Posts Tagged "mixed media"

March 2, 2012

JJS. Justin James Sehorn.

Justin James Sehorn, member of WAFA (We Are Fucking Awesome)


I love this series, titled Something’s Happening. Sehorn, a Minneapolis based artist, does lots of rad collage work.
I also love the collective he’s part of. And this is why: “Our focus is on collaborative works and initiatives. All work documented on this website was created by two or more artists working together. We have found that collectively we are stronger than individually.

Friday’s wisdom. XO!

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September 3, 2010

Wendy Kowalski

Wendy Kowalski is a North Carolina-based painter who has exhibited her works around Durham from time to time.  I’ve always meant to write a post about her work, so I can’t believe it’s taken this long.

Anyway, Wendy paints large-scale mixed media works usually featuring her Skymaids and Skymen and hoopers and dancers and gypsies all manner of whimsical circus folk.  Her paintings capture a movement in time and space – they evolve as you take the time to look over them (and even more so in their large-scale glory).  The shapes and structures move in space and come alive with the theatrical energy that she puts into them.

North Carolinians may be able to check out some of her work in galleries around Wilmington, where she lives.


August 5, 2010

Daisy Lew

Daisy Lew is a young graphic artist that I found via Behance (AKA the place that makes me feel bad about myself). I love these pop-up books about NYC (AKA the city I miss most and the place where the really great baseball comes from). According to her site, she was born in IL, raised in Soul, has worked as an intern for The Donna Karen Company and is fluent in Korean. All around awesome. Check out the rest of her pop-up images after the jump. There is so much more to be seen.

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March 11, 2010

Christoph Niemann and Abstract City

Christoph Niemann has what I personally believe is the most important talent that a designer or illustrator can have – more important than Photoshop and Illustrator skills or sketching chops, more important than an extensive design vocabulary or an ability to recite Meggs word-for-word – WIT.

Wit, that unteachable, unlearnable talent where great design is born.  It doesn’t matter what Niemann’s tools are – paint, wires, fallen leaves, legos, or pixels – he uses his sense of humor to tell a story that is often funny, often serious, but always entertaining.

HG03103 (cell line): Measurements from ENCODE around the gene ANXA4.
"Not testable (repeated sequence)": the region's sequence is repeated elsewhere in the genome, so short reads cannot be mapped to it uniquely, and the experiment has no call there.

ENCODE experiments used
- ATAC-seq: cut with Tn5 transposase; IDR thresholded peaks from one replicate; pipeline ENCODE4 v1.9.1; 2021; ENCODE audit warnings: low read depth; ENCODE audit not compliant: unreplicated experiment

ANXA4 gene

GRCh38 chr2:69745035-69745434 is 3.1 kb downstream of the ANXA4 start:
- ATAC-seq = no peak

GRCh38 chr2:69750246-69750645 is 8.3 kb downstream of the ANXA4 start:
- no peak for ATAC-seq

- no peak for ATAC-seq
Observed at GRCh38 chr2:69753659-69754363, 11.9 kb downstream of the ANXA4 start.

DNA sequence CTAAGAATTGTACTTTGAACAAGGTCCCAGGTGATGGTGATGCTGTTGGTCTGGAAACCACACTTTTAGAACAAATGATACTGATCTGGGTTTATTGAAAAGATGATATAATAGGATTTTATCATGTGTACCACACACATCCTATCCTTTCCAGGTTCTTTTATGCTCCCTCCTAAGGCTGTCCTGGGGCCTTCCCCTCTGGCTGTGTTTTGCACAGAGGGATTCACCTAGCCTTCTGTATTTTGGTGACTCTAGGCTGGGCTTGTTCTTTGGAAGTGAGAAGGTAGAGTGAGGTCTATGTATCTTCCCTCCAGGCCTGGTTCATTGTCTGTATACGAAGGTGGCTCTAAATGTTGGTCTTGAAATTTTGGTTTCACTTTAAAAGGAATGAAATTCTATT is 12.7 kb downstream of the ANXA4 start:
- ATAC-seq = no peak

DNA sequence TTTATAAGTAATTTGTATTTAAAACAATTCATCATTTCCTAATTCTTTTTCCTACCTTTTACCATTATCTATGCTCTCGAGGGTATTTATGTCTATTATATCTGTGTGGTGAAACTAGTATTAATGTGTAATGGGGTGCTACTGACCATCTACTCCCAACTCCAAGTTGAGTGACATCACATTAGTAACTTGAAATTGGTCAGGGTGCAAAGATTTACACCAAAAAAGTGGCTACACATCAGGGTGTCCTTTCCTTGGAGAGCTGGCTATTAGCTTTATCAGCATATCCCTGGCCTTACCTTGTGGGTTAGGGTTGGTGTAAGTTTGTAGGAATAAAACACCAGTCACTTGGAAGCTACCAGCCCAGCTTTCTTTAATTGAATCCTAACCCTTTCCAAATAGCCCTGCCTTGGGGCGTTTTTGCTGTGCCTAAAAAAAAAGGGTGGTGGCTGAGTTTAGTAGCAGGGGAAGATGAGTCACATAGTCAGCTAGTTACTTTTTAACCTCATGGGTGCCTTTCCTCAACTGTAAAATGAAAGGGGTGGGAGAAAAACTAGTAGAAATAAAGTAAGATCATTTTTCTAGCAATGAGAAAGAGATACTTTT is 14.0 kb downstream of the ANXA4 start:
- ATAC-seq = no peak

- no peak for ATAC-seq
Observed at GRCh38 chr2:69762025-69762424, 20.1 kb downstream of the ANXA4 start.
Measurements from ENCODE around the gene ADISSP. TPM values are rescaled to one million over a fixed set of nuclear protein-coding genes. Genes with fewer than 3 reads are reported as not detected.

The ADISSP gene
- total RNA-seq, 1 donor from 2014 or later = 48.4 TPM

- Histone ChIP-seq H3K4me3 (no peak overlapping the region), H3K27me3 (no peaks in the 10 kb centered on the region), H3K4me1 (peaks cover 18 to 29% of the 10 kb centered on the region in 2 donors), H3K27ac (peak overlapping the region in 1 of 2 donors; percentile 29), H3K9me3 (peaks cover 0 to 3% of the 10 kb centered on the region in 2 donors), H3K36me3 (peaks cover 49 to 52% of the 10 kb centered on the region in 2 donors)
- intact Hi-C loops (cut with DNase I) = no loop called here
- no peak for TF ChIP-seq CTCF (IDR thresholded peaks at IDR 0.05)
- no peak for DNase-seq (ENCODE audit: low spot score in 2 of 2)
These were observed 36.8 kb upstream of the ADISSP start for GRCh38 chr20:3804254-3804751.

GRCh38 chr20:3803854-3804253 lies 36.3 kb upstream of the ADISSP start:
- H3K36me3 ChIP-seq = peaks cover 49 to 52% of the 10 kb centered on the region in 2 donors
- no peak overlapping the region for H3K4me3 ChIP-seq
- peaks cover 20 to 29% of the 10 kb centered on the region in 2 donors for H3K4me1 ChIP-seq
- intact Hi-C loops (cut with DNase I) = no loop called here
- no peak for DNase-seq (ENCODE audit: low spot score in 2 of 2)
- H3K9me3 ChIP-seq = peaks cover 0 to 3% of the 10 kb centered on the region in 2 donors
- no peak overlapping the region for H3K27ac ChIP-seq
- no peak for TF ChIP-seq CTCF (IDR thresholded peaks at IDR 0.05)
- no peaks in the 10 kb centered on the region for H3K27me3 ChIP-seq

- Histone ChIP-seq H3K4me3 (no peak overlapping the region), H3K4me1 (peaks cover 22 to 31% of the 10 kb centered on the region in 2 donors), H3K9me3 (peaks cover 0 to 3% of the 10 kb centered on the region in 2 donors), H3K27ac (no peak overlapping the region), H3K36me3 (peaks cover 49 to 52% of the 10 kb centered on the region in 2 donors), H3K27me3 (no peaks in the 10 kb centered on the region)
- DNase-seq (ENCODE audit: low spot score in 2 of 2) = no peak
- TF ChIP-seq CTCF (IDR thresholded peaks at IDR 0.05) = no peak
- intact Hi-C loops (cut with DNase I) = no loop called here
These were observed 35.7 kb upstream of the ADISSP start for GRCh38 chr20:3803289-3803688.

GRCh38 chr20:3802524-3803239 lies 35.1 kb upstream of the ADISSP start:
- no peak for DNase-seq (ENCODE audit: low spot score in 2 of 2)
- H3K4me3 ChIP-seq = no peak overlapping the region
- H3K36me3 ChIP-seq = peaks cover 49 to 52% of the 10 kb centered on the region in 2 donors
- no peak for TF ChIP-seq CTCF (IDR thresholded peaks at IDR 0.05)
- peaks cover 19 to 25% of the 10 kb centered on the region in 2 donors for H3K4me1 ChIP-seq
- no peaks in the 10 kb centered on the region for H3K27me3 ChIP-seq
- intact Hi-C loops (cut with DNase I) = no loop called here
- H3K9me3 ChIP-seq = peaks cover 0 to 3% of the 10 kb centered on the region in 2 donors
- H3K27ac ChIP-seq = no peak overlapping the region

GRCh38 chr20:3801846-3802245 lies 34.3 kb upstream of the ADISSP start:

His blog for the New York Times, Abstract City, is endlessly fun to read and I look forward to each new post (though they only come about once each month or two).

Below are a couple of examples, but it’s really best to look through each post on its own as they each carry a theme throughout and tell a great story.  With Wit.


January 4, 2010

Kris Kuksi


I trust everyone had a wonderful holiday break and has seen a great start to 2010! What better way to kick off the new year than with some fucked up crazy sculpture!? These insane assemblages are from the brilliant mind of Kris Kuksi. His rural, isolated childhood and dysfunctional family gave way to a flourishing imagination and introversion, which in turn gave way to an appreciation for the macabre. I’m not typically drawn to goth inspired work, but the intimate chaos that presides in Kris’s large scale sculptures just can’t be ignored. More photos after the jump.


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September 24, 2009

Eduardo Bertone

Madrid-based illustrator + mixed media artist Eduardo Bertone has a massive portfolio and a robust blog with lots of bonus work to drool over.  If his body of work was a continent, it’d be Asia.   Look at that pumpkin!




April 22, 2009

André Leon Gray


Black Magic (It’s Fantastic)

André Leon Gray is a self-taught artist from Raleigh, NC. Gray produces thought-provoking mixed media assemblages inspired by the African-American experience. He incorporates discarded materials of civilization into a tableaux of history, spirituality, and politics which he calls ‘eye gumbo.’


In My Dreams

Gray’s witty and heartfelt commentaries on the contemporary African-American experience are rooted in a thorough knowledge of African culture as well as US political history, and one of his cleverest tricks is to transform an icon of black popular culture (such as a basketball or Nike logo — notice the Michael Jordan sweatband) into an African religious icon.


An/ahata: Requiem for Thelonius Monk

André Gray’s work takes aim at (in his own words) “Western standards of beauty, superficial aesthetics, Old South nostalgia, black male and female identity in a consumerist culture, and the artificial social construct of racism and its impact on the human condition.” Not bad for a day’s work…